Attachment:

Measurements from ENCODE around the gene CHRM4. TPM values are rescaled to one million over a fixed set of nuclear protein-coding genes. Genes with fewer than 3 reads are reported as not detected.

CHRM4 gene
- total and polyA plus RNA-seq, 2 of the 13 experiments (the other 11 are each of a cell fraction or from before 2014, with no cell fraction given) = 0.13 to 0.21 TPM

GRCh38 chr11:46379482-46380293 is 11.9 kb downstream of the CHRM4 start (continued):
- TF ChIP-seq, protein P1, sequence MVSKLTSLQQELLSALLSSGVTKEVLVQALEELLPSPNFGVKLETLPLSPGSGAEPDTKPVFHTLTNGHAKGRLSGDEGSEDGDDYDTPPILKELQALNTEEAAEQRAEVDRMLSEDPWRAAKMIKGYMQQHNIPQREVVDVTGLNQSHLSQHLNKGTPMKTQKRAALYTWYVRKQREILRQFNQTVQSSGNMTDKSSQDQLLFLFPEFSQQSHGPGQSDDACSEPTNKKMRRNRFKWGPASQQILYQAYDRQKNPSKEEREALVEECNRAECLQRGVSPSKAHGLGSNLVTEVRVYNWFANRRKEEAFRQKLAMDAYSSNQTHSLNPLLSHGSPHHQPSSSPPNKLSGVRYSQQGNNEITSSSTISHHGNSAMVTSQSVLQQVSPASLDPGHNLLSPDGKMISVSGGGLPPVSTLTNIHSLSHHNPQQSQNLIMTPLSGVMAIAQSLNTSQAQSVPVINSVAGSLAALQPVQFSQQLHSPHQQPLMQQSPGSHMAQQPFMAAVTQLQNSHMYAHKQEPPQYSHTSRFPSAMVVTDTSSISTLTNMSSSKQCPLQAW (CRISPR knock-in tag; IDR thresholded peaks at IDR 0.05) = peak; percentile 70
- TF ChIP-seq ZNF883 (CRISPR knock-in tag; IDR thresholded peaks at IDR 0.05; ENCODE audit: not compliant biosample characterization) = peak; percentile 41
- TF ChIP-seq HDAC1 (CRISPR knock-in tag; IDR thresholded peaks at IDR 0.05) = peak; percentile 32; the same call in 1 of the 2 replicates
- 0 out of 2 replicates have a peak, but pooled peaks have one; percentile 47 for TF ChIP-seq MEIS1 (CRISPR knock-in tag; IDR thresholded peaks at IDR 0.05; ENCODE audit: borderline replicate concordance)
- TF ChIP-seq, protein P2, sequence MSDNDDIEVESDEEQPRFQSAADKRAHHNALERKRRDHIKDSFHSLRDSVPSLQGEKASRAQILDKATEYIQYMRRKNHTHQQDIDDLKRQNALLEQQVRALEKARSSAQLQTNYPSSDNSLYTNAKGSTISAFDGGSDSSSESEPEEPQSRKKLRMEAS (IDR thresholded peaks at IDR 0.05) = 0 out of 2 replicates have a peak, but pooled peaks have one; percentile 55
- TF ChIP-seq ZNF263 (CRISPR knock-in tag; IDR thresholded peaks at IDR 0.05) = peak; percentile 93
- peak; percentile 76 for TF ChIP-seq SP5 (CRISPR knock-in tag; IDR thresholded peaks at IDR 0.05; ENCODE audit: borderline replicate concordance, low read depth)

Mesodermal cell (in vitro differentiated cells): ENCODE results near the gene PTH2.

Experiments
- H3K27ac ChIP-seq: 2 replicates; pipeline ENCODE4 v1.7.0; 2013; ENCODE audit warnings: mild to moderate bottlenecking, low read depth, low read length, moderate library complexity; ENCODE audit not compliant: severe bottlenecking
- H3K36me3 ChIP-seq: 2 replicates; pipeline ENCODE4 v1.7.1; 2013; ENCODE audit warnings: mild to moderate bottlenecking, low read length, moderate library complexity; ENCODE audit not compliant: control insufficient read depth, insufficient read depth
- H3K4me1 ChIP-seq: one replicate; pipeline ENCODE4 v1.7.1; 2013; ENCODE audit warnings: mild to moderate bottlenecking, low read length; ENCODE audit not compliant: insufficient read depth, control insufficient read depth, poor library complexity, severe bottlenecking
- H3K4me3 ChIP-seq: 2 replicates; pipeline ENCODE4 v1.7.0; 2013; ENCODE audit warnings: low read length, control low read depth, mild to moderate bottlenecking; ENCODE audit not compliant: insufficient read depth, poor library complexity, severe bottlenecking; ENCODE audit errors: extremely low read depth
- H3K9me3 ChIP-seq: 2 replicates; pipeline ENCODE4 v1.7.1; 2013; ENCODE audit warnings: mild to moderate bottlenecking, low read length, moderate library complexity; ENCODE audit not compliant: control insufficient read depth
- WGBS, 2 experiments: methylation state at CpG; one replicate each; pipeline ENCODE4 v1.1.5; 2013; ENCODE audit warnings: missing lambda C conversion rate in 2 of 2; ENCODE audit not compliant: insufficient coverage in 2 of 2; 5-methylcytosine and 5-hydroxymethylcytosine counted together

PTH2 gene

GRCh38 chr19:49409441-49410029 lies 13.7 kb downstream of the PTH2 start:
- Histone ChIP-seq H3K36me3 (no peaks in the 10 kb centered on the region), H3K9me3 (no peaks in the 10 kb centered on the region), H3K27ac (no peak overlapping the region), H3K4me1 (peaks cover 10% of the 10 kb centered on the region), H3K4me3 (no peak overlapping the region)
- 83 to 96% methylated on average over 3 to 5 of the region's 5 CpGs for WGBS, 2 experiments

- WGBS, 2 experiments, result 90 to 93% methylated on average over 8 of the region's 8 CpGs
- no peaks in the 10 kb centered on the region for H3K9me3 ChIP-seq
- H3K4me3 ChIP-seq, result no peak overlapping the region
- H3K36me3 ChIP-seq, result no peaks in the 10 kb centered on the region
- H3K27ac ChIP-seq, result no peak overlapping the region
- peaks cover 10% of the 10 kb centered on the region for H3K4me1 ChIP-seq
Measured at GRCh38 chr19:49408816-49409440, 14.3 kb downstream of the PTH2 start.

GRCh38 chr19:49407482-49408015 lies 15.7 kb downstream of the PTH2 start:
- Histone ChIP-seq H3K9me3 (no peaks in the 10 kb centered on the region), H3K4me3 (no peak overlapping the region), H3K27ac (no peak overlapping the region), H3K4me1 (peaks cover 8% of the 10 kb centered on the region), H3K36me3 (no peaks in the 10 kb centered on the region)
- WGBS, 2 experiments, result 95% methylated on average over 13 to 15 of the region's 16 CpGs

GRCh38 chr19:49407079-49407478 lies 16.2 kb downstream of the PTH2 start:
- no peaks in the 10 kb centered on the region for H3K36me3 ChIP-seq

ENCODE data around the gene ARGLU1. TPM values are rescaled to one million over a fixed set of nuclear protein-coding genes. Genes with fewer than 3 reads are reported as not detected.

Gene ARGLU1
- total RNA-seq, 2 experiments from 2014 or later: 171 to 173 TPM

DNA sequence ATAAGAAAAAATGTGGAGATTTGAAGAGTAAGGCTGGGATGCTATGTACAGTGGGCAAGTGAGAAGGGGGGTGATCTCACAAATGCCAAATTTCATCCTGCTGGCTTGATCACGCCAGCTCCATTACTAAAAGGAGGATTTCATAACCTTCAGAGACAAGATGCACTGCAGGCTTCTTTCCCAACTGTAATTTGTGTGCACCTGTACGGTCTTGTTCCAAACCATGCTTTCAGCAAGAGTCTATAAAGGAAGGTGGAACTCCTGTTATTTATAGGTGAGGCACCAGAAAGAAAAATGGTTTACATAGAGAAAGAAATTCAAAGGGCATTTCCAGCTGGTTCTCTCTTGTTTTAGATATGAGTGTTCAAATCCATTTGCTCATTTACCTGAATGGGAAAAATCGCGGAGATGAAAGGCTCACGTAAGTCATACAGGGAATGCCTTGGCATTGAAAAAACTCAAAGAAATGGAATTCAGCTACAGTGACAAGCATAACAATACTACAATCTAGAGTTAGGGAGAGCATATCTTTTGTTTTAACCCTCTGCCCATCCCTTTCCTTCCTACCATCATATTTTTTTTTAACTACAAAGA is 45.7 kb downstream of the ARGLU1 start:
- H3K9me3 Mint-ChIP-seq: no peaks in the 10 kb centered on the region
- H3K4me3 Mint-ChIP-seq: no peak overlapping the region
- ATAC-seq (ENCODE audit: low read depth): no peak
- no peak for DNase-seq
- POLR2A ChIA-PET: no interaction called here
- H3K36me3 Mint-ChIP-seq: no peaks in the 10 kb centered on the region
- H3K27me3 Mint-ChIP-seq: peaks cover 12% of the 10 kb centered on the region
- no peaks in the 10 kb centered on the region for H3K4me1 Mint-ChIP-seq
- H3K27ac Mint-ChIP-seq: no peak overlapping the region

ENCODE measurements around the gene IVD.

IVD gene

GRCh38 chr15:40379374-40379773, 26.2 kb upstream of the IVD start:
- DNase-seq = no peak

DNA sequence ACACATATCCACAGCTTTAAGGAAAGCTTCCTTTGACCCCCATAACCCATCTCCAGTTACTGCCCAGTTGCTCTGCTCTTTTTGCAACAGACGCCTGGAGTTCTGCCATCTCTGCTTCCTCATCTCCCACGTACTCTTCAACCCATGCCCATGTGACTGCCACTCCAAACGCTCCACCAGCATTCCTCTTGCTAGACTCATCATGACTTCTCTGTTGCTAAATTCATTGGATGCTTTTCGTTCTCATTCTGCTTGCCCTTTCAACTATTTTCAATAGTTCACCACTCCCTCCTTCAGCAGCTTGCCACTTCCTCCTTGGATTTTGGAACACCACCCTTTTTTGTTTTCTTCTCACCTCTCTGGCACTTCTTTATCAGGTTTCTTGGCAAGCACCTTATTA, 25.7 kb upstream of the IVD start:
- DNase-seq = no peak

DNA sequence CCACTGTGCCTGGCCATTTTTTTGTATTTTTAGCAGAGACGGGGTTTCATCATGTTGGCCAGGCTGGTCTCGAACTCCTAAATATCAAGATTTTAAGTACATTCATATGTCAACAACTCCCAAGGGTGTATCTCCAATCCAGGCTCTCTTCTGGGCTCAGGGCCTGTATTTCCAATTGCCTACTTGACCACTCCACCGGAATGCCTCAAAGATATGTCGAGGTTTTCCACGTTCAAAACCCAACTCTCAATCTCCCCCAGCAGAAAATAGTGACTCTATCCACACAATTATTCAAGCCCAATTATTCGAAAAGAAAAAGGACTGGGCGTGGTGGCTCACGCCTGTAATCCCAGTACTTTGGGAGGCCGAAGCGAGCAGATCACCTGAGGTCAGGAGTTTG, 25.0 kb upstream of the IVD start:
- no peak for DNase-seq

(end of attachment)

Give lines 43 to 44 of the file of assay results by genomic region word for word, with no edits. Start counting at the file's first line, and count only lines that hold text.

- no peak for DNase-seq
- POLR2A ChIA-PET: no interaction called here